There are a number of variables that need to be taken into account.
Immediacy: People are breaking bones and catching colds kinda all the time.
Education curve: Combat medics can be trained comparatively quickly, but they require support. Full surgeons require a minimum of 4-10 years depending on whether or not you want to risk throwing out the benefits of residency.
Transport costs: It's cold, it's north, and blizzards are not conducive to transportation.
Equipment: And your average village of 300 can't support the cost of an MRI anyway.
Step #1: Demographics rule the first day
You have a limited resource. Your country can't survive with lots of happy 300-person villages. Its your industrialized centers with government and education (which are usually the largest populations during the 90s) that are first. You don't tell us exactly, but let's assume one doctor per 1,000 people.
That's 700 doctors for the nation. You must protect your national assets, so 2.5 doctors per 1,000 people in the higher density populations, spread the rest around. At a guess, one doctor for every 6-8 villages.
This is most sensitive to transport, especially where inclement weather is concerned, but we're talking bush doctors here (planes, cars, trucks). Note that by the 90s the majority of your nation will have a reasonable transport infrastructure — it's really an issue of how much of it was destroyed by war and how much of your repair and maintenance infrastructure went with it. So your real problem is helping people who can't wait 2-4 weeks to see the doctor, or (worse) can't be helped without equipment located at a central location.
This is a 60% solution. You'll have people die due to lack of sufficient medical care, but that's what will happen.
Step #2: Triage Education
Each village is expected to send 1-2 people for immediate basic-care training. These folks don't learn about medicine per-se other than first-aid (bone setting, wound cleaning and stitching, very basic illness care). Their predominent purpose is to oversee welfare: clean drinking water, good sanitation habits, etc. Stuff of a preventative nature. This is 6-12 months of training to relieve the stress on the bush doctors.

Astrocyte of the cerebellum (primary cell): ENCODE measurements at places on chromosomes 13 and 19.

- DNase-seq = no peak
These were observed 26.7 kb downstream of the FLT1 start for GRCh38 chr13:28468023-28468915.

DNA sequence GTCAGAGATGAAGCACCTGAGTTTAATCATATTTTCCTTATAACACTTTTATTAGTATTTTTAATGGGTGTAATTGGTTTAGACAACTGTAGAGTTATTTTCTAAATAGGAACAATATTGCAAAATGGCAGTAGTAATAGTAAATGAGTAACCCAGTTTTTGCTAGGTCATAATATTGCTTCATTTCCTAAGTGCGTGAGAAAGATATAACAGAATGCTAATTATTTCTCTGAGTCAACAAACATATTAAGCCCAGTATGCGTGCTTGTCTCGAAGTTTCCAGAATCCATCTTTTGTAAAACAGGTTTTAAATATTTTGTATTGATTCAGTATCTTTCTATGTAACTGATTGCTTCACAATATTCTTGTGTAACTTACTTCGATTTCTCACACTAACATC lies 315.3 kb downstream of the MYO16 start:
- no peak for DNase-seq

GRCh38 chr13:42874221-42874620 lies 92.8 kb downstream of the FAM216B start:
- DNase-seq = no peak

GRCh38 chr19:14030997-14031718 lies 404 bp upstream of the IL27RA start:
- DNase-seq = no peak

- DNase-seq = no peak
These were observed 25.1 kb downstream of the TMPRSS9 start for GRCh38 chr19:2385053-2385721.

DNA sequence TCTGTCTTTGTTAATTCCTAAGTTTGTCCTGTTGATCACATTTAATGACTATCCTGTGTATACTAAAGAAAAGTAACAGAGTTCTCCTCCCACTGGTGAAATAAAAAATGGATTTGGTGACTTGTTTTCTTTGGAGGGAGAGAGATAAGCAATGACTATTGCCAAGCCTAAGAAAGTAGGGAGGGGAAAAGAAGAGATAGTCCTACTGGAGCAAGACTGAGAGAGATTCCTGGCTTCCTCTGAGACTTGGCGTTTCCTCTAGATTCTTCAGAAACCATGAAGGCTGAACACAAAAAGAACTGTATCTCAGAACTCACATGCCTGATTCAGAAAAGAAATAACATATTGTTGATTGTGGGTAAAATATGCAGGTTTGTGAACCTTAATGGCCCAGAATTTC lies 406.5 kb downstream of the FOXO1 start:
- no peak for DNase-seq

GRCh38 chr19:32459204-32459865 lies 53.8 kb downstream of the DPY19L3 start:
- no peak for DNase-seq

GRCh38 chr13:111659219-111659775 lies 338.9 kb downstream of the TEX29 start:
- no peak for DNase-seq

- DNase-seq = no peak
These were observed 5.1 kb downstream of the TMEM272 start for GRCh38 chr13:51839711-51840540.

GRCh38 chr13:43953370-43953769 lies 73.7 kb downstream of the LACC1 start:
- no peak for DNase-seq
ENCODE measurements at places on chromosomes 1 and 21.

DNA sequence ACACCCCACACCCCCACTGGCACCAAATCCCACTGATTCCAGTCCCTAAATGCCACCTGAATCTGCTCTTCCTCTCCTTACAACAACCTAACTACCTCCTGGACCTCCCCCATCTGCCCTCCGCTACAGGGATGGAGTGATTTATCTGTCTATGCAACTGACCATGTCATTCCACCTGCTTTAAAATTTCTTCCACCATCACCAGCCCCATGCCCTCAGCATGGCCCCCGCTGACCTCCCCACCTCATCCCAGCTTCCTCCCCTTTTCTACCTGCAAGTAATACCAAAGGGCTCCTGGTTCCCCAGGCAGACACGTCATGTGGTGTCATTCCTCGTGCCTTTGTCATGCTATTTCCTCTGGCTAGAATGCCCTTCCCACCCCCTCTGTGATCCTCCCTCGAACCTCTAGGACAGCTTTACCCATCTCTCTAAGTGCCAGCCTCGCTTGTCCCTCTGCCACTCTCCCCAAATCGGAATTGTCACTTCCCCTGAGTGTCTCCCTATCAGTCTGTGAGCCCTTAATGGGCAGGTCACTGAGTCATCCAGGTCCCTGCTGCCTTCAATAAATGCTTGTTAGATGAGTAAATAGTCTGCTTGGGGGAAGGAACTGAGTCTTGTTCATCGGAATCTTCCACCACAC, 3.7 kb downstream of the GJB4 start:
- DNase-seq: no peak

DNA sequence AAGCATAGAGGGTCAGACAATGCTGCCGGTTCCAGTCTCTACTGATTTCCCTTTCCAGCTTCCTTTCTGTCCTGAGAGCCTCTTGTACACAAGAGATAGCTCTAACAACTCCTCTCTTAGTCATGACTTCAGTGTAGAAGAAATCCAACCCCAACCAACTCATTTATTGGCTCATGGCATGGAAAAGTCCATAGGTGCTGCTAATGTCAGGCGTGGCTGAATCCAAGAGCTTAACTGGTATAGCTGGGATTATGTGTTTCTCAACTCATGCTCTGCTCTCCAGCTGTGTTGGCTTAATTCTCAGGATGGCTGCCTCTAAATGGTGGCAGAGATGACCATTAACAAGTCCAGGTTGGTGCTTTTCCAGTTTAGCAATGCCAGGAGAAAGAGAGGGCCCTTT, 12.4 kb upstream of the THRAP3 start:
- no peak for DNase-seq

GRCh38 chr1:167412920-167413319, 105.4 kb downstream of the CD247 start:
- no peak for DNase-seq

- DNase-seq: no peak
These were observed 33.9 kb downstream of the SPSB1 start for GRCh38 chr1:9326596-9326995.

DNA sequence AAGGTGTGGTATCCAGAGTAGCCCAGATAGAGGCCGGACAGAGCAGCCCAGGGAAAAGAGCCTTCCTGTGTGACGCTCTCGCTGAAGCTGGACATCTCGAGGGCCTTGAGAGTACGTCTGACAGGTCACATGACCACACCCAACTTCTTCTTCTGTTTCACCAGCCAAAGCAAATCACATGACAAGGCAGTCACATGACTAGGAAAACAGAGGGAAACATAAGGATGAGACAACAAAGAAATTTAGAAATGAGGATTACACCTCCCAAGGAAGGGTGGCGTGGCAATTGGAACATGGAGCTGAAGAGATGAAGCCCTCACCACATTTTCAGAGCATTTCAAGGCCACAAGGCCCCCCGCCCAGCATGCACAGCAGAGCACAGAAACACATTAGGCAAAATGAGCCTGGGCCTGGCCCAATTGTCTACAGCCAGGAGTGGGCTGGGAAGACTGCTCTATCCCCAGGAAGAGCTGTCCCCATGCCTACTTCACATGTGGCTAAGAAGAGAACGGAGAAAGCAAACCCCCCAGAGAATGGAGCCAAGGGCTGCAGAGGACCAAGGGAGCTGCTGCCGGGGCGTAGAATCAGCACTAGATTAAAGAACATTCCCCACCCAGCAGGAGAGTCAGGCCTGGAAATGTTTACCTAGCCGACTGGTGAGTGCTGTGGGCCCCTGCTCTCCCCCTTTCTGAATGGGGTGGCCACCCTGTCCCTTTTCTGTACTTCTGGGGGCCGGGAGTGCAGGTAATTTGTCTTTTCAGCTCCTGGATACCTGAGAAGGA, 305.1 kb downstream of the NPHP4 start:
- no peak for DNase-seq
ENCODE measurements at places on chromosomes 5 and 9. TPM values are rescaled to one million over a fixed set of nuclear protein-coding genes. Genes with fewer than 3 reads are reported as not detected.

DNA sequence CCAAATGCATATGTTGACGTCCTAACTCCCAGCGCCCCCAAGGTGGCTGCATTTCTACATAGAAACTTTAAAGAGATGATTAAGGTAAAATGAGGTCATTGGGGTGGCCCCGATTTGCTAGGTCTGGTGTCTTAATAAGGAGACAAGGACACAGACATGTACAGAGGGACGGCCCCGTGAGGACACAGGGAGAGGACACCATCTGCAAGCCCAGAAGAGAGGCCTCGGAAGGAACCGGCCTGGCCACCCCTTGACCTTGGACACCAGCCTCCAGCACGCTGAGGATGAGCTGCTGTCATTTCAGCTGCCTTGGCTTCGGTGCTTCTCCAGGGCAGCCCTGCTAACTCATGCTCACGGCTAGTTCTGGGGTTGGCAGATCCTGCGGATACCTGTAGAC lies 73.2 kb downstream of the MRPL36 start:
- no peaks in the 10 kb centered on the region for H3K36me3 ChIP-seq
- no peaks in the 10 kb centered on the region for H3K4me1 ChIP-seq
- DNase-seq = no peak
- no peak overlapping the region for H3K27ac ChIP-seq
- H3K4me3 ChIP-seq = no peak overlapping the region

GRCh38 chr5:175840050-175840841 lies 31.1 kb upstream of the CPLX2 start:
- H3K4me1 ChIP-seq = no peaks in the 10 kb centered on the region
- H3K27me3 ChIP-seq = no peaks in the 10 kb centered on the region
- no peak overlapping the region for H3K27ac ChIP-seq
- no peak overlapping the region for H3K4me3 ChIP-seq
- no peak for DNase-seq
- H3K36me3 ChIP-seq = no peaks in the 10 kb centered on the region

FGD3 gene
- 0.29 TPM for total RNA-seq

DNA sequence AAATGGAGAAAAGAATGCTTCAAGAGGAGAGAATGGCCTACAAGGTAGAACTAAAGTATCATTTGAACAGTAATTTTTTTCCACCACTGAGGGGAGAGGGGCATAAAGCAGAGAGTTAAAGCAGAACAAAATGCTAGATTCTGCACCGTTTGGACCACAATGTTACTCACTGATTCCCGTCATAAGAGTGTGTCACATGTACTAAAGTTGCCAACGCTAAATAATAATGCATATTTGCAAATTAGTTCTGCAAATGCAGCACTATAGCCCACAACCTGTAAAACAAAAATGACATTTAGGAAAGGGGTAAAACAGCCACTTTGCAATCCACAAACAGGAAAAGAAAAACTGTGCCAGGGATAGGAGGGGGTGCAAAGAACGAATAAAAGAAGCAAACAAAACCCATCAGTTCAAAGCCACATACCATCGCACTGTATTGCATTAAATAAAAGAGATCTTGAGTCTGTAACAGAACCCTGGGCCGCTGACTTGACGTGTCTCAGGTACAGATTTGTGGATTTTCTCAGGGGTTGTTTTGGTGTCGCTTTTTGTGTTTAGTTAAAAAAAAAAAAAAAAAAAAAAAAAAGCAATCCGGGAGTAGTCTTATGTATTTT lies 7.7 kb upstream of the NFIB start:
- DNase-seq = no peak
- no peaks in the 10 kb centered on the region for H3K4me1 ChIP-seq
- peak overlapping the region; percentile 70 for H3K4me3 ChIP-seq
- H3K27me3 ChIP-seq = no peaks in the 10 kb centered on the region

Step #3: Medics/Physician Assistants/Certified Nurses Assistants ASAP
Thankfully, the proverbial 80%1 of doctoring is made up of cuts, bruises, broken bones, and "basic" illnesses. Panicked 1st-time parents are frequent customers. The vast majority of this kind of doctoring can be dealt with using what in emergencies would be much-simpler-to-train combat medics, PAs, and CNAs. This would minimize the need for doctors to visit the remote areas all the time, leaving them free to focus on the more critical issues that demand their education and experience. These folks would most likely be drawn from your population centers and farmed out to the remote villages on a "we'll pay you a bonus for your sacrifice" plan.
Expect (mandate) that each village supplies 4 people for immediate and intensive training. One general practitioner, one PA, one RN, one CNA. What would normally be 4 years of medical school, 3 years of residency, and 2 years of specialization is now 2-3 years of school and 0.5-1 year of residency. Yes, that kind of cramming comes with a price, but it bumps you from 80% of the solution to 90% of the solution.2 So, within 3-4 years of the "epoch" you have most of your doctoring back in place.
Step 4: Equipment & logistics...
Now that you have the people in place, you need pharmaceutical distribution, hospitals, places that need equipment, warehousing, and other logistics. You can draw the people you need from the locations of the (probably) regional healthcare centers. This will include pilots, administrators, everything down to janitors and security. This is the bulk of your redevelopment. Even assuming some of this infrastructure was still in place, it will have needed repair and renovation. At best, 8-15 years.
I've made some outrageous assumptions, not the least of which is that a war that knocked off so many skilled surgeons didn't also destroy the truck drivers, warehouse workers, office labor, pharmaceutical manufacturing, and everything else that a very complex 1990s medical industry needs to operate. It's not just the handful of people at the tip of the iceberg (doctors) that you'll need, it's the 50-100 people (minimum) each needed to support them. I'm basically ignoring this other than Step 4. If you must rebuild the entire medical industry from a minimum condition, you're "national healthcare" will be set back to the 1880s. What few doctors exist may know a lot about what to do, but they won't have access to equipment, supplies, and medicine.
1 You know, 80% of the work takes 20% of the time.... I'm using the same kind of generalization.
2 You know, 20% of the work takes 80% of the time.... I'm using the same kind of generalization.